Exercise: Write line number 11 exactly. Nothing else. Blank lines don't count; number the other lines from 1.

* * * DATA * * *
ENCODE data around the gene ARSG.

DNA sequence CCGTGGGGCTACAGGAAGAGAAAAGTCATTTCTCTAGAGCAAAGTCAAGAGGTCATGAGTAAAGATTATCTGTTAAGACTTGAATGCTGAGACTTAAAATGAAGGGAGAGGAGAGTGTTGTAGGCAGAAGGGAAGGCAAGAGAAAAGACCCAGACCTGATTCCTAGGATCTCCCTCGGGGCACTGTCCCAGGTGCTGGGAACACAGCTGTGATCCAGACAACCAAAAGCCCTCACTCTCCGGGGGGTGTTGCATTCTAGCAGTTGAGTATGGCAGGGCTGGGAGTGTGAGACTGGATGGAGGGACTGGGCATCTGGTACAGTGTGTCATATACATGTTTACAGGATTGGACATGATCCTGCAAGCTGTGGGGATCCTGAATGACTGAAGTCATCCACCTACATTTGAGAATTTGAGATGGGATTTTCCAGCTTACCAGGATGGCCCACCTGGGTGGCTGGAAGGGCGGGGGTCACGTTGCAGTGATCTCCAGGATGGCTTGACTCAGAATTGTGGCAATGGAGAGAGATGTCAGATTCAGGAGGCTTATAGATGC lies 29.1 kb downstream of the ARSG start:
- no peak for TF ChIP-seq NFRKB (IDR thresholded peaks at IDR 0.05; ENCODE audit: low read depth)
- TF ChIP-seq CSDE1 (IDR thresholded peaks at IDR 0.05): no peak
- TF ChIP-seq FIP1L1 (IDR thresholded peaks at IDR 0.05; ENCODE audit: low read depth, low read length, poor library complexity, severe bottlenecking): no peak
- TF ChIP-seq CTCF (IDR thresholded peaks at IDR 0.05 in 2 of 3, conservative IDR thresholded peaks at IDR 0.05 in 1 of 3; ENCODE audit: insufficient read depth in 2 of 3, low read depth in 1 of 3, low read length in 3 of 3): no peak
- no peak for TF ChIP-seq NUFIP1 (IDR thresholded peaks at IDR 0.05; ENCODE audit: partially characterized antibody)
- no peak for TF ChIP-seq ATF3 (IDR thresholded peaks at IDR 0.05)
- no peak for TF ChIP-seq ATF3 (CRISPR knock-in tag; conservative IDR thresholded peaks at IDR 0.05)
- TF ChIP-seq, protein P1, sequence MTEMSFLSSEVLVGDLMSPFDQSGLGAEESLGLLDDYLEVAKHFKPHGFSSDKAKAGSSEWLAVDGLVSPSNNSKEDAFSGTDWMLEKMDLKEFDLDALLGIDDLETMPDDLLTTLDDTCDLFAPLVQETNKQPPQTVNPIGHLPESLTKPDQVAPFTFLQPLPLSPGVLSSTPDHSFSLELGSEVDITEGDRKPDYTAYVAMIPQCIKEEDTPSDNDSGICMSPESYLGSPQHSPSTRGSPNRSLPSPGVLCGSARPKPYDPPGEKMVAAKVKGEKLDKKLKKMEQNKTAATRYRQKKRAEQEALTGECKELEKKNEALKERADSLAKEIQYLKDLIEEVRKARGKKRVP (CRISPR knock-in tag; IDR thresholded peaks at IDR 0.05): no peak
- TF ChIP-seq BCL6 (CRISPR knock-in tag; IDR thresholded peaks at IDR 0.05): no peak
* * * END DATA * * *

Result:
- TF ChIP-seq BCL6 (CRISPR knock-in tag; IDR thresholded peaks at IDR 0.05): no peak